Australian Passport Offices to deepen use of facial recognition

APO seeking companies for biometrics panel

The Australian Passport Office (APO) seeks to expand its use of biometric technology, according a request for tender published today.

The APO has use facial recognition in the passport production process since 2005, but wants to enhance that capability and potentially use other kinds of biometrics, the APO said in the tender request.

The APO said tenderers should have expertise in facial, fingerprint, iris (eye), voice and signature recognition and analysis. The winning companies will provide biometrics equipment, analysis software, system integration and training for APO staff.

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“The APO has requirements for the provision of specialised biometric support, particularly in relation to the facial recognition system/s and is looking to further develop its capabilities in this area with a view to achieving business improvements,” the APO wrote.

“It is also investigating the potential utilisation and integration of other biometric technologies into its passport issuance and analysis systems.”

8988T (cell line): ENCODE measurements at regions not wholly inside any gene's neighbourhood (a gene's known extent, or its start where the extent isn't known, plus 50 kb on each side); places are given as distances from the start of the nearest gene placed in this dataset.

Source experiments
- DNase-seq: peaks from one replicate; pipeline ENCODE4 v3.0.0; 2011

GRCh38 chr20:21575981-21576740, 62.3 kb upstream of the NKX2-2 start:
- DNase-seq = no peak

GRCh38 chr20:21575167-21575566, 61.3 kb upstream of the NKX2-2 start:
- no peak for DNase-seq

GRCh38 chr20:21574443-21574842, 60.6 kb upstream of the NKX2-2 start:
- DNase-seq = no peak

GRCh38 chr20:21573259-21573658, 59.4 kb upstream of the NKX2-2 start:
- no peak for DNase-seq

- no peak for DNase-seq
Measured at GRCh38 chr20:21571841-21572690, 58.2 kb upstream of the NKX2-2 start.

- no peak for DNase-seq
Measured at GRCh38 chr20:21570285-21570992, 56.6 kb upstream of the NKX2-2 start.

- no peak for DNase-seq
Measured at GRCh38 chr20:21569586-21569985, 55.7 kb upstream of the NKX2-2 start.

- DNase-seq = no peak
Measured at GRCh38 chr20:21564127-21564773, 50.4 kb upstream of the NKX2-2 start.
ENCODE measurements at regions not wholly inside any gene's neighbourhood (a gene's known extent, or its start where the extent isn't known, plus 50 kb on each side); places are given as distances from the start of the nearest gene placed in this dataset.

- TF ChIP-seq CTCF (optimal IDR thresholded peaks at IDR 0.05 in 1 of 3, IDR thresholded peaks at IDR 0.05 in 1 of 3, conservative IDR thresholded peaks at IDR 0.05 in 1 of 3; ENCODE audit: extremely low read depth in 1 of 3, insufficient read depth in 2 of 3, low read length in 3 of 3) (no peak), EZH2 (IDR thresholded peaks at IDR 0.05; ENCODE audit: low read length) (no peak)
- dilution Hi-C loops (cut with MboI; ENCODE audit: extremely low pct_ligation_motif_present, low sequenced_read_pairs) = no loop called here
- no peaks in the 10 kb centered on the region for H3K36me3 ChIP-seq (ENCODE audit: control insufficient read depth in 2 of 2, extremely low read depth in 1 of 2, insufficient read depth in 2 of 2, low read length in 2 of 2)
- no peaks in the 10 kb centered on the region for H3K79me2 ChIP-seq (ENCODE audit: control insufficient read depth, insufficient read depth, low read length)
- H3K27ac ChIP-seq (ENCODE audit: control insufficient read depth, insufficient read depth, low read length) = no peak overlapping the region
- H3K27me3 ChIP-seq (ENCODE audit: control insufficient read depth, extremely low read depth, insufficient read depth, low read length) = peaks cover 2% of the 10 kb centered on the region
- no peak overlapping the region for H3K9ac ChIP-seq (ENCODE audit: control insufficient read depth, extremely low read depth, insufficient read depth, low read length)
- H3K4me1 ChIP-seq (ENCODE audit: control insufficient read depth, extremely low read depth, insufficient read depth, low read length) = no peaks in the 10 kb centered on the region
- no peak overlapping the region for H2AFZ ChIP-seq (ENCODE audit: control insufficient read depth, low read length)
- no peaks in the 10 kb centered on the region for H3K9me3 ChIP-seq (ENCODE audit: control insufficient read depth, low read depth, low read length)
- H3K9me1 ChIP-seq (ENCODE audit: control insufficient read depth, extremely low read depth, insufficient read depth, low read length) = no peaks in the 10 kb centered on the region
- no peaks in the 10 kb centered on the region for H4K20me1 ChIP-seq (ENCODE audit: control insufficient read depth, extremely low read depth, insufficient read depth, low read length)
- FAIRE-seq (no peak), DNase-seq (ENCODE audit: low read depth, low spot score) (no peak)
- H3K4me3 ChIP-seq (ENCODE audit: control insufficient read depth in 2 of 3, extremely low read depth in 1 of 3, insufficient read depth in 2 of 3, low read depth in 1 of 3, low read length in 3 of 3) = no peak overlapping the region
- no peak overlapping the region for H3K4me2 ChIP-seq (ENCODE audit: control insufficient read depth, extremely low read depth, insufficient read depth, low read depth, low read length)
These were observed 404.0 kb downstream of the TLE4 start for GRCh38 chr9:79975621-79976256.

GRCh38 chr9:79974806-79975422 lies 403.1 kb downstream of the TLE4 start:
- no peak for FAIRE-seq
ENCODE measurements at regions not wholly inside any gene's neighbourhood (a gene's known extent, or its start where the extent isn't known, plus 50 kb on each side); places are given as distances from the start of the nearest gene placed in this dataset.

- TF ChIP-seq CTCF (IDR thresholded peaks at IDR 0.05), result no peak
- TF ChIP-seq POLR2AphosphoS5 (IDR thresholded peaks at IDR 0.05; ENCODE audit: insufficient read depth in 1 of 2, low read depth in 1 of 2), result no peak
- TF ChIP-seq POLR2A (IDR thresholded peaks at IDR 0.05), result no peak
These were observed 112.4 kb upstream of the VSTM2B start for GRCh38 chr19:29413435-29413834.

The existing facial recognition system contains facial images from late 1999. It was introduced to combat identity fraud and facilitate travel using ePassports.

The Department of Foreign Affairs and Trade—the APO’s parent—will set up a panel of companies that can provide the biometrics technology and train APO employees on how to use it.

The panel will replace one established in September 2011 that expires March 2014.

Other government agencies besides the APO are expected to call on the biometrics panel. The previous panel was accessed by many Commonwealth, state and territory agencies, according to the tender document.

Interested companies must lodge tenders by 13 January, and the APO will choose preferred tenderers by 3 February. Following contract negotiations, the APO aims to commence services on 1 April.

Follow Adam Bender on Twitter: @WatchAdam Follow Computerworld Australia on Twitter: @ComputerworldAU, or take part in the Computerworld conversation on LinkedIn: Computerworld Australia

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Tags governmentauthenticationvoice recognitionbiometricsfacial recognitionfingerprintsirissignature

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